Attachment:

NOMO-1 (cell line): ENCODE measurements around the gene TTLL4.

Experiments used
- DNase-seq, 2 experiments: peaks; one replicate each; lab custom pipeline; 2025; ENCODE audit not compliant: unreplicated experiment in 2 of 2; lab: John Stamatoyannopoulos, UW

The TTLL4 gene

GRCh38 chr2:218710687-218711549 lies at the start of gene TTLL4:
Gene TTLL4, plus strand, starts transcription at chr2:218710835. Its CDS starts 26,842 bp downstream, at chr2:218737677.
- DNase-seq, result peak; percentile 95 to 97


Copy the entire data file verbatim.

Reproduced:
NOMO-1 (cell line): ENCODE measurements around the gene TTLL4.

Experiments used
- DNase-seq, 2 experiments: peaks; one replicate each; lab custom pipeline; 2025; ENCODE audit not compliant: unreplicated experiment in 2 of 2; lab: John Stamatoyannopoulos, UW

The TTLL4 gene

GRCh38 chr2:218710687-218711549 lies at the start of gene TTLL4:
Gene TTLL4, plus strand, starts transcription at chr2:218710835. Its CDS starts 26,842 bp downstream, at chr2:218737677.
- DNase-seq, result peak; percentile 95 to 97